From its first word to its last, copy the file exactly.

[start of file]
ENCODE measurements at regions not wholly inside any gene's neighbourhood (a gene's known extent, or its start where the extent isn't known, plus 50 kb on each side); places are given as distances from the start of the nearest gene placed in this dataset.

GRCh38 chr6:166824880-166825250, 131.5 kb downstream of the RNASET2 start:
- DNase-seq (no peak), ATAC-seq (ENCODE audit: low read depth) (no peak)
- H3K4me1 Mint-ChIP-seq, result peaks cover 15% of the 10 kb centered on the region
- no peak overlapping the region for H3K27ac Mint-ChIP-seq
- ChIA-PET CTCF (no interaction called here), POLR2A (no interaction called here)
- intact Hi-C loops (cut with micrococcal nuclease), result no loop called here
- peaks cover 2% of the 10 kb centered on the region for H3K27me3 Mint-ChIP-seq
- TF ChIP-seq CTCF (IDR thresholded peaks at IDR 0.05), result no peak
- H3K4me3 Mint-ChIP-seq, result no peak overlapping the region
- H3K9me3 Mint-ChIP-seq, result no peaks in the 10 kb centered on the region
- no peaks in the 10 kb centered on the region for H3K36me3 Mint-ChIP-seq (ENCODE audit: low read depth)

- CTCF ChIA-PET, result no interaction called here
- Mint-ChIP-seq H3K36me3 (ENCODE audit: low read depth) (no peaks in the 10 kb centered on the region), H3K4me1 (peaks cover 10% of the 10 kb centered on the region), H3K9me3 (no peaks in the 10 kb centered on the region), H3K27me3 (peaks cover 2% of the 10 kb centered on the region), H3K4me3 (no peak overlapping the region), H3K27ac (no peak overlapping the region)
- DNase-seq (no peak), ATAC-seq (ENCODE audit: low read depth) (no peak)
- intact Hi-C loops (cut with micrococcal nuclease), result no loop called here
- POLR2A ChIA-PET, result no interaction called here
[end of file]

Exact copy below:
ENCODE measurements at regions not wholly inside any gene's neighbourhood (a gene's known extent, or its start where the extent isn't known, plus 50 kb on each side); places are given as distances from the start of the nearest gene placed in this dataset.

GRCh38 chr6:166824880-166825250, 131.5 kb downstream of the RNASET2 start:
- DNase-seq (no peak), ATAC-seq (ENCODE audit: low read depth) (no peak)
- H3K4me1 Mint-ChIP-seq, result peaks cover 15% of the 10 kb centered on the region
- no peak overlapping the region for H3K27ac Mint-ChIP-seq
- ChIA-PET CTCF (no interaction called here), POLR2A (no interaction called here)
- intact Hi-C loops (cut with micrococcal nuclease), result no loop called here
- peaks cover 2% of the 10 kb centered on the region for H3K27me3 Mint-ChIP-seq
- TF ChIP-seq CTCF (IDR thresholded peaks at IDR 0.05), result no peak
- H3K4me3 Mint-ChIP-seq, result no peak overlapping the region
- H3K9me3 Mint-ChIP-seq, result no peaks in the 10 kb centered on the region
- no peaks in the 10 kb centered on the region for H3K36me3 Mint-ChIP-seq (ENCODE audit: low read depth)

- CTCF ChIA-PET, result no interaction called here
- Mint-ChIP-seq H3K36me3 (ENCODE audit: low read depth) (no peaks in the 10 kb centered on the region), H3K4me1 (peaks cover 10% of the 10 kb centered on the region), H3K9me3 (no peaks in the 10 kb centered on the region), H3K27me3 (peaks cover 2% of the 10 kb centered on the region), H3K4me3 (no peak overlapping the region), H3K27ac (no peak overlapping the region)
- DNase-seq (no peak), ATAC-seq (ENCODE audit: low read depth) (no peak)
- intact Hi-C loops (cut with micrococcal nuclease), result no loop called here
- POLR2A ChIA-PET, result no interaction called here